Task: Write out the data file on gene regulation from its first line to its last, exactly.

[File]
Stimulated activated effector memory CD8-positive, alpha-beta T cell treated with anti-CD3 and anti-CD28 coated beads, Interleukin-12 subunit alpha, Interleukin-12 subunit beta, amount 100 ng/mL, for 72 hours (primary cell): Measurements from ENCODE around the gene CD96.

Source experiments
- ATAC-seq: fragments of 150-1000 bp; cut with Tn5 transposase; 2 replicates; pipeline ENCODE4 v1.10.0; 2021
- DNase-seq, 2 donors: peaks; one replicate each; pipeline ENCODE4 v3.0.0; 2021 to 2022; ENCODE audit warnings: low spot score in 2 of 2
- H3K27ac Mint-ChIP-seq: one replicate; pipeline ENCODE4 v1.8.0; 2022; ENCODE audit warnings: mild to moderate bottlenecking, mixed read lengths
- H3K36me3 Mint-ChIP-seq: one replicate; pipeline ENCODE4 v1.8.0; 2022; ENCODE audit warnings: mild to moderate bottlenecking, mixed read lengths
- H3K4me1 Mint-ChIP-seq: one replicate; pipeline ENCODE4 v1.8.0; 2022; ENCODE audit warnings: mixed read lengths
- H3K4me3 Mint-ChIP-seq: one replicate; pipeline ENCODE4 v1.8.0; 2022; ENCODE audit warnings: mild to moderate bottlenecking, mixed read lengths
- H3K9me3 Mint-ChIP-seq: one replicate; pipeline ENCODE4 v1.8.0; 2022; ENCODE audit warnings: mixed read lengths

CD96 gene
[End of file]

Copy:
Stimulated activated effector memory CD8-positive, alpha-beta T cell treated with anti-CD3 and anti-CD28 coated beads, Interleukin-12 subunit alpha, Interleukin-12 subunit beta, amount 100 ng/mL, for 72 hours (primary cell): Measurements from ENCODE around the gene CD96.

Source experiments
- ATAC-seq: fragments of 150-1000 bp; cut with Tn5 transposase; 2 replicates; pipeline ENCODE4 v1.10.0; 2021
- DNase-seq, 2 donors: peaks; one replicate each; pipeline ENCODE4 v3.0.0; 2021 to 2022; ENCODE audit warnings: low spot score in 2 of 2
- H3K27ac Mint-ChIP-seq: one replicate; pipeline ENCODE4 v1.8.0; 2022; ENCODE audit warnings: mild to moderate bottlenecking, mixed read lengths
- H3K36me3 Mint-ChIP-seq: one replicate; pipeline ENCODE4 v1.8.0; 2022; ENCODE audit warnings: mild to moderate bottlenecking, mixed read lengths
- H3K4me1 Mint-ChIP-seq: one replicate; pipeline ENCODE4 v1.8.0; 2022; ENCODE audit warnings: mixed read lengths
- H3K4me3 Mint-ChIP-seq: one replicate; pipeline ENCODE4 v1.8.0; 2022; ENCODE audit warnings: mild to moderate bottlenecking, mixed read lengths
- H3K9me3 Mint-ChIP-seq: one replicate; pipeline ENCODE4 v1.8.0; 2022; ENCODE audit warnings: mixed read lengths

CD96 gene